"And a man is in this life spiritual in such a way, that he is yet carnal with respect to his body, and sees another law in his members warring against the law of his mind; but even in his body he will be spiritual when the same flesh shall have had that resurrection of which these words speak, “It is sown an animal body, it shall rise a spiritual body.” (The City of God, Book XXII, Ch 21)
Yet, Augustine contradicts himself once more when writing about Ephesians 5.
"And yet the woman [in Eph 5] received not pattern from the body, or flesh, to be so subject to the husband as the flesh to the spirit; but either the Apostle would have understood by consequence, what he omitted to state: or haply because the flesh lusteth against the spirit in the mortal and sick estate of this life, therefore he would not set the woman a pattern of subjection from it." (On Continence, 23)
"The apostle puts flesh for woman; because, when she was made of his rib, Adam said, “This is now bone of my bone, and flesh of my flesh.” And the apostle saith, “He that loveth his wife loveth himself; for no one ever hated his own flesh.” Flesh, then, is put for woman, in the same manner that spirit is sometimes put for husband. Wherefore? Because the one rules, the other is ruled; the one ought to command, the other to serve. For where the flesh commands and the spirit serves, the house is turned the wrong way. What can be worse than a house where the woman has the mastery over the man? But that house is rightly ordered where the man commands and the woman obeys. In like manner that man is rightly ordered where the spirit commands and the flesh serves." (Tractates on John, Tractate II, 14)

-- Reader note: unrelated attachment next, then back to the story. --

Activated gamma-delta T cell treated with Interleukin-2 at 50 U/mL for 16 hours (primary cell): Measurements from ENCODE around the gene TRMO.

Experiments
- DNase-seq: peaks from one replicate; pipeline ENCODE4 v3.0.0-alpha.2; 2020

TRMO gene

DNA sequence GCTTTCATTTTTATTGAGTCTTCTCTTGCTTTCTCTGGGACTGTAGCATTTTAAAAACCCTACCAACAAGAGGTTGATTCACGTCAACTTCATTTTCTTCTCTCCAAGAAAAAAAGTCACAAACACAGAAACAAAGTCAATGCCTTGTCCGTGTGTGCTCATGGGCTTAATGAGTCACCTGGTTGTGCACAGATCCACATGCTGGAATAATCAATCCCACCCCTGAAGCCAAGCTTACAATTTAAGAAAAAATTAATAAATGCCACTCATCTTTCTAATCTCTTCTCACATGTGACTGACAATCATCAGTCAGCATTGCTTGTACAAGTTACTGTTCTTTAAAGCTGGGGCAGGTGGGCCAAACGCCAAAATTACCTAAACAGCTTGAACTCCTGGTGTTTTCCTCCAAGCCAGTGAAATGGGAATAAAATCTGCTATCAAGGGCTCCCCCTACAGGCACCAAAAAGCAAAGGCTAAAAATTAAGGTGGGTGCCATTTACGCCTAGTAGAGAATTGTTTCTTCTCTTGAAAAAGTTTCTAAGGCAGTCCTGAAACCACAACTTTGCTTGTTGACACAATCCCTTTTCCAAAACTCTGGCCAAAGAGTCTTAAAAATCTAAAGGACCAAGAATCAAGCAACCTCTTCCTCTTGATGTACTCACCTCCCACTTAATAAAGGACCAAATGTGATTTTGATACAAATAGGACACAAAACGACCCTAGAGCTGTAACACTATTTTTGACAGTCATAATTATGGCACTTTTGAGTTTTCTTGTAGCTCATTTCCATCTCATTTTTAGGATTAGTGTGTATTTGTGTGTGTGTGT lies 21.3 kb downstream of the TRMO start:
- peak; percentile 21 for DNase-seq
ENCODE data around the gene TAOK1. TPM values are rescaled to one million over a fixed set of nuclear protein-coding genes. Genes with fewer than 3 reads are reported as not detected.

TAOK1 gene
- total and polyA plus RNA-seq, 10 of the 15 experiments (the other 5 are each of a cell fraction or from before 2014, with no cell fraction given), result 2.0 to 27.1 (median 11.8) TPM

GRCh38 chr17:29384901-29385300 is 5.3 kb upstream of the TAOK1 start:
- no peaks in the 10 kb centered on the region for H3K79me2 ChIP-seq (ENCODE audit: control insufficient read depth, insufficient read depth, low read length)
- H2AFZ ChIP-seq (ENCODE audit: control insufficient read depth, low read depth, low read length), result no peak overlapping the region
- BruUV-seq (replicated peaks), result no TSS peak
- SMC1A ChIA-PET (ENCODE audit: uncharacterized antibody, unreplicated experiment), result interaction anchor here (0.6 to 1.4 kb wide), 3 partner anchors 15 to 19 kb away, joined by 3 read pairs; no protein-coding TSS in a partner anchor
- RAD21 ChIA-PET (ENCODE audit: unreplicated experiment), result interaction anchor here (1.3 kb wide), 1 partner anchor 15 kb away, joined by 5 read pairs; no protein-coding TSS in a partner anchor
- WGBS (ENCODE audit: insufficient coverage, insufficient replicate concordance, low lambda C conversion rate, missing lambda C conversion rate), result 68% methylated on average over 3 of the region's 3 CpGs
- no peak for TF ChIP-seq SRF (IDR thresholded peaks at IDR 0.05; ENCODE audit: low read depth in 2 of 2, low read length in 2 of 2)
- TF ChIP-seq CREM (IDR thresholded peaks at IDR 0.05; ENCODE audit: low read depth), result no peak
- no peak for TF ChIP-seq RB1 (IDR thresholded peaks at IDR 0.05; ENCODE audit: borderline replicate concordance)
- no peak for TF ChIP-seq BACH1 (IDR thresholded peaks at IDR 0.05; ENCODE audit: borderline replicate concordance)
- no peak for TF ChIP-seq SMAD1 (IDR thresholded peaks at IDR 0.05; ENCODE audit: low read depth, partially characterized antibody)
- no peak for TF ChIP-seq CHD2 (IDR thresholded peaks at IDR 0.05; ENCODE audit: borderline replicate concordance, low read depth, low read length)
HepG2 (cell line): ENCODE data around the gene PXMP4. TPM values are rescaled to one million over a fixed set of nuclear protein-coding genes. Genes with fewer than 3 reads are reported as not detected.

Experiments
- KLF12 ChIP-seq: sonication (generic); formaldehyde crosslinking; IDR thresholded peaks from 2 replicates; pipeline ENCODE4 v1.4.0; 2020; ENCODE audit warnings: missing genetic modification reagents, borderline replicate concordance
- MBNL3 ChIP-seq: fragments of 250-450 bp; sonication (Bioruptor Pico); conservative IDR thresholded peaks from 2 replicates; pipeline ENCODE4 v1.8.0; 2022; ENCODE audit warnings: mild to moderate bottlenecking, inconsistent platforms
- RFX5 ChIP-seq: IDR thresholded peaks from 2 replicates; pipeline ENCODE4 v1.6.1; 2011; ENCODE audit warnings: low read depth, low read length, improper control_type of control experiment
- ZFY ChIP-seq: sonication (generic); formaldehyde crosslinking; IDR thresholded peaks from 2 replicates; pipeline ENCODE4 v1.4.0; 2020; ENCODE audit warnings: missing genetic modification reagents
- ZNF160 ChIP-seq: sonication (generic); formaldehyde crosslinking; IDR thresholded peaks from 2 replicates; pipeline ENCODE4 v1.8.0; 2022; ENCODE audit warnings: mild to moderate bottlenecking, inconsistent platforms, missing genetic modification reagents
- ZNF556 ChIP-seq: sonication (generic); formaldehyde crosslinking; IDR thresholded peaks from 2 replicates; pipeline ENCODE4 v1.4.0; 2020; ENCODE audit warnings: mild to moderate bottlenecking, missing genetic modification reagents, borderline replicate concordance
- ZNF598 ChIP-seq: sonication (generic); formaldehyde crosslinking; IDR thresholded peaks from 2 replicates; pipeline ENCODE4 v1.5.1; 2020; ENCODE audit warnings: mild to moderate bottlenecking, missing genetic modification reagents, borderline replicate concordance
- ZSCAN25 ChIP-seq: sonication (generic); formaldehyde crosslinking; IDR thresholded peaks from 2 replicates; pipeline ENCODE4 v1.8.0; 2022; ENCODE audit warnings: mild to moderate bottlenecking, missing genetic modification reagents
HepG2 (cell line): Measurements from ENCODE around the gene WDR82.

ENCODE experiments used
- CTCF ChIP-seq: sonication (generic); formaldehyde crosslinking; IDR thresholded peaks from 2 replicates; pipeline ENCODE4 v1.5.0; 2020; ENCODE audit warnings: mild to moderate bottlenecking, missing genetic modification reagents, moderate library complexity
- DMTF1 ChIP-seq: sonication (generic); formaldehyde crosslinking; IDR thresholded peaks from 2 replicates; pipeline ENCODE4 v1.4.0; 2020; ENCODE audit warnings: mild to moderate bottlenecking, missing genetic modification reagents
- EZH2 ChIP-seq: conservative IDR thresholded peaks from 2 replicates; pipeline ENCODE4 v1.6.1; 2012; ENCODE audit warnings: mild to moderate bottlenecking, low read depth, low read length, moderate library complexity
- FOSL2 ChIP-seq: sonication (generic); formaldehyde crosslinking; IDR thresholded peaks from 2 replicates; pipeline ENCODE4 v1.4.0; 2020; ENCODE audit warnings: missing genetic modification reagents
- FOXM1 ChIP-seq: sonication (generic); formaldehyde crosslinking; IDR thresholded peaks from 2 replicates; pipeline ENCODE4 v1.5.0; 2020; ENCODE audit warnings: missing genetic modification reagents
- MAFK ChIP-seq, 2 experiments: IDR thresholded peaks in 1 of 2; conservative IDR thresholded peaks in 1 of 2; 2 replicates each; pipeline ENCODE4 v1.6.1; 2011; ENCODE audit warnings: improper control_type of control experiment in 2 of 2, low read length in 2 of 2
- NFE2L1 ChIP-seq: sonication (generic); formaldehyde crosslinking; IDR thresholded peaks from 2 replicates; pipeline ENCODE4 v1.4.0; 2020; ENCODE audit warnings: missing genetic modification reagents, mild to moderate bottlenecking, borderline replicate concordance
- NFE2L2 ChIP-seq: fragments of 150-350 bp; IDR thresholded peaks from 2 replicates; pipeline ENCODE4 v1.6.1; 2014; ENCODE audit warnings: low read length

The man is never called a “spirit,” in the New Testament. He is called a “head.” Neither is the woman called “flesh,” she is likened unto a body, which together with the man - the “head” - creates one flesh. Augustine failed to make the distinction because of his wish to incorporate Plato’s concept of the soul ruling over the sinful flesh. It is noteworthy that Augustine did not see the man’s prior creation as a reason for the man’s rule; instead he understood it as creating a unity of one flesh in marriage, and the unity of humankind as originating from one beginning - the first man.
"[E]ven as it is written in the book of Ecclesiasticus: “Of the woman came the beginning of sin, and through her we all die.” Now whether it be said of the woman or of Adam, both statements pertain to the first man; since (as we know) the woman is of the man, and the two are one flesh. Whence also it is written: “And they twain shall be one flesh; wherefore,” the Lord says, “they are no more twain, but one flesh.” (On the Merits and Forgiveness of Sins, and on the Baptism of Infants, Book I, Ch 21)
"The woman, therefore, is a creature of God even as the man; but by her creation from man unity is commended; and the manner of her creation prefigured, as has been said, Christ and the Church." (The city of God, Book XII, Ch 17)
"And indeed He did not even create the woman that was to be given him as his wife, as he created the man, but created her out of the man, that the whole human race might derive from one man." (The city of God, Book XII, Ch 21)
"With good cause, therefore, does the true religion recognize and proclaim that the same God who created the universal cosmos, created also all the animals, souls as well as bodies. Among the terrestrial animals man was made by Him in His own image, and, for the reason I have given, was made one individual, though he was not left solitary. For there is nothing so social by nature, so unsocial by its corruption, as this race. And human nature has nothing more appropriate, either for the prevention of discord, or for the healing of it, where it exists, than the remembrance of that first parent of us all, whom God was pleased to create alone, that all men might be derived from one, and that they might thus be admonished to preserve unity among their whole multitude. But from the fact that the woman was made for him from his side, it was plainly meant that we should learn how dear the bond between man and wife should be." (The City of God, Book XII, Ch 27)